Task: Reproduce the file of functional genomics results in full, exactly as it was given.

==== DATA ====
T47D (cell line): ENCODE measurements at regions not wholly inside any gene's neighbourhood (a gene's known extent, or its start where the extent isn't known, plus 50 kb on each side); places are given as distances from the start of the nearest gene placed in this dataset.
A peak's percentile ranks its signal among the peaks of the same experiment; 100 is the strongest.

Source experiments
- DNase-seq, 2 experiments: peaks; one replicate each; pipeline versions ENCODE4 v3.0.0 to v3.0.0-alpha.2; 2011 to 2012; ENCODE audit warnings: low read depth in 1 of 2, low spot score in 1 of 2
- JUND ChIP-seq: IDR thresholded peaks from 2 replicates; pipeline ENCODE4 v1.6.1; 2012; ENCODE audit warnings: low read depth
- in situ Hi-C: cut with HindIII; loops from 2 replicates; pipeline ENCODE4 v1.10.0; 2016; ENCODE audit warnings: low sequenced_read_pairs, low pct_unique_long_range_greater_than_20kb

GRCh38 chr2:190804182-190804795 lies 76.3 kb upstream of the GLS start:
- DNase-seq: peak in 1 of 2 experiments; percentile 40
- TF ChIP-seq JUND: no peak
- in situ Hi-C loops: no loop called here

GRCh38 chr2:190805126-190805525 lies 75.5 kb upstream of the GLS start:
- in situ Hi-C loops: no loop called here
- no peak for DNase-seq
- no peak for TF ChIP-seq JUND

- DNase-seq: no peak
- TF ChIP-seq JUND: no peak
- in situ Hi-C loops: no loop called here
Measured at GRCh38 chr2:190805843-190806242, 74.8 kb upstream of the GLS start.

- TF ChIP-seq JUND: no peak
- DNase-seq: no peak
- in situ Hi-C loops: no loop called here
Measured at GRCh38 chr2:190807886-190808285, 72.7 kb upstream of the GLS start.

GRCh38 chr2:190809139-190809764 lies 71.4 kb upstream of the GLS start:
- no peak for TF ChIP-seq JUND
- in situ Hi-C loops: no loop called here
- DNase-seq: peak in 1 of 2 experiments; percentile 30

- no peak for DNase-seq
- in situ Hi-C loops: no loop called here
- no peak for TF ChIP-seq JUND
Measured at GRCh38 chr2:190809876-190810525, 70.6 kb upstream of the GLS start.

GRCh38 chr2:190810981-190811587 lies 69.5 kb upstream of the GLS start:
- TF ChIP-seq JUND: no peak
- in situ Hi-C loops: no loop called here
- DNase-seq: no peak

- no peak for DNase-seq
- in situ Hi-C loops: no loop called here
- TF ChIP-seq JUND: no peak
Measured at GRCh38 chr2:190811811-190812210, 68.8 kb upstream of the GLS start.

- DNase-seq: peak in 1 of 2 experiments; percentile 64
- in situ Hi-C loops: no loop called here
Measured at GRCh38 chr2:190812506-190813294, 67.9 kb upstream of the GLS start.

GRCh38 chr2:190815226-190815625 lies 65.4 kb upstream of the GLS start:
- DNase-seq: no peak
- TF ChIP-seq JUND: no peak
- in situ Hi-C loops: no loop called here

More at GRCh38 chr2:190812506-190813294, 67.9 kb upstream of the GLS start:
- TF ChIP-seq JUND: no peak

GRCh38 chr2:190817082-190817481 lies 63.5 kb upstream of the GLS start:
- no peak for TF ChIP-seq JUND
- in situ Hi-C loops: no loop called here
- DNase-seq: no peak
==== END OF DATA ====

T47D (cell line): ENCODE measurements at regions not wholly inside any gene's neighbourhood (a gene's known extent, or its start where the extent isn't known, plus 50 kb on each side); places are given as distances from the start of the nearest gene placed in this dataset.
A peak's percentile ranks its signal among the peaks of the same experiment; 100 is the strongest.

Source experiments
- DNase-seq, 2 experiments: peaks; one replicate each; pipeline versions ENCODE4 v3.0.0 to v3.0.0-alpha.2; 2011 to 2012; ENCODE audit warnings: low read depth in 1 of 2, low spot score in 1 of 2
- JUND ChIP-seq: IDR thresholded peaks from 2 replicates; pipeline ENCODE4 v1.6.1; 2012; ENCODE audit warnings: low read depth
- in situ Hi-C: cut with HindIII; loops from 2 replicates; pipeline ENCODE4 v1.10.0; 2016; ENCODE audit warnings: low sequenced_read_pairs, low pct_unique_long_range_greater_than_20kb

GRCh38 chr2:190804182-190804795 lies 76.3 kb upstream of the GLS start:
- DNase-seq: peak in 1 of 2 experiments; percentile 40
- TF ChIP-seq JUND: no peak
- in situ Hi-C loops: no loop called here

GRCh38 chr2:190805126-190805525 lies 75.5 kb upstream of the GLS start:
- in situ Hi-C loops: no loop called here
- no peak for DNase-seq
- no peak for TF ChIP-seq JUND

- DNase-seq: no peak
- TF ChIP-seq JUND: no peak
- in situ Hi-C loops: no loop called here
Measured at GRCh38 chr2:190805843-190806242, 74.8 kb upstream of the GLS start.

- TF ChIP-seq JUND: no peak
- DNase-seq: no peak
- in situ Hi-C loops: no loop called here
Measured at GRCh38 chr2:190807886-190808285, 72.7 kb upstream of the GLS start.

GRCh38 chr2:190809139-190809764 lies 71.4 kb upstream of the GLS start:
- no peak for TF ChIP-seq JUND
- in situ Hi-C loops: no loop called here
- DNase-seq: peak in 1 of 2 experiments; percentile 30

- no peak for DNase-seq
- in situ Hi-C loops: no loop called here
- no peak for TF ChIP-seq JUND
Measured at GRCh38 chr2:190809876-190810525, 70.6 kb upstream of the GLS start.

GRCh38 chr2:190810981-190811587 lies 69.5 kb upstream of the GLS start:
- TF ChIP-seq JUND: no peak
- in situ Hi-C loops: no loop called here
- DNase-seq: no peak

- no peak for DNase-seq
- in situ Hi-C loops: no loop called here
- TF ChIP-seq JUND: no peak
Measured at GRCh38 chr2:190811811-190812210, 68.8 kb upstream of the GLS start.

- DNase-seq: peak in 1 of 2 experiments; percentile 64
- in situ Hi-C loops: no loop called here
Measured at GRCh38 chr2:190812506-190813294, 67.9 kb upstream of the GLS start.

GRCh38 chr2:190815226-190815625 lies 65.4 kb upstream of the GLS start:
- DNase-seq: no peak
- TF ChIP-seq JUND: no peak
- in situ Hi-C loops: no loop called here

More at GRCh38 chr2:190812506-190813294, 67.9 kb upstream of the GLS start:
- TF ChIP-seq JUND: no peak

GRCh38 chr2:190817082-190817481 lies 63.5 kb upstream of the GLS start:
- no peak for TF ChIP-seq JUND
- in situ Hi-C loops: no loop called here
- DNase-seq: no peak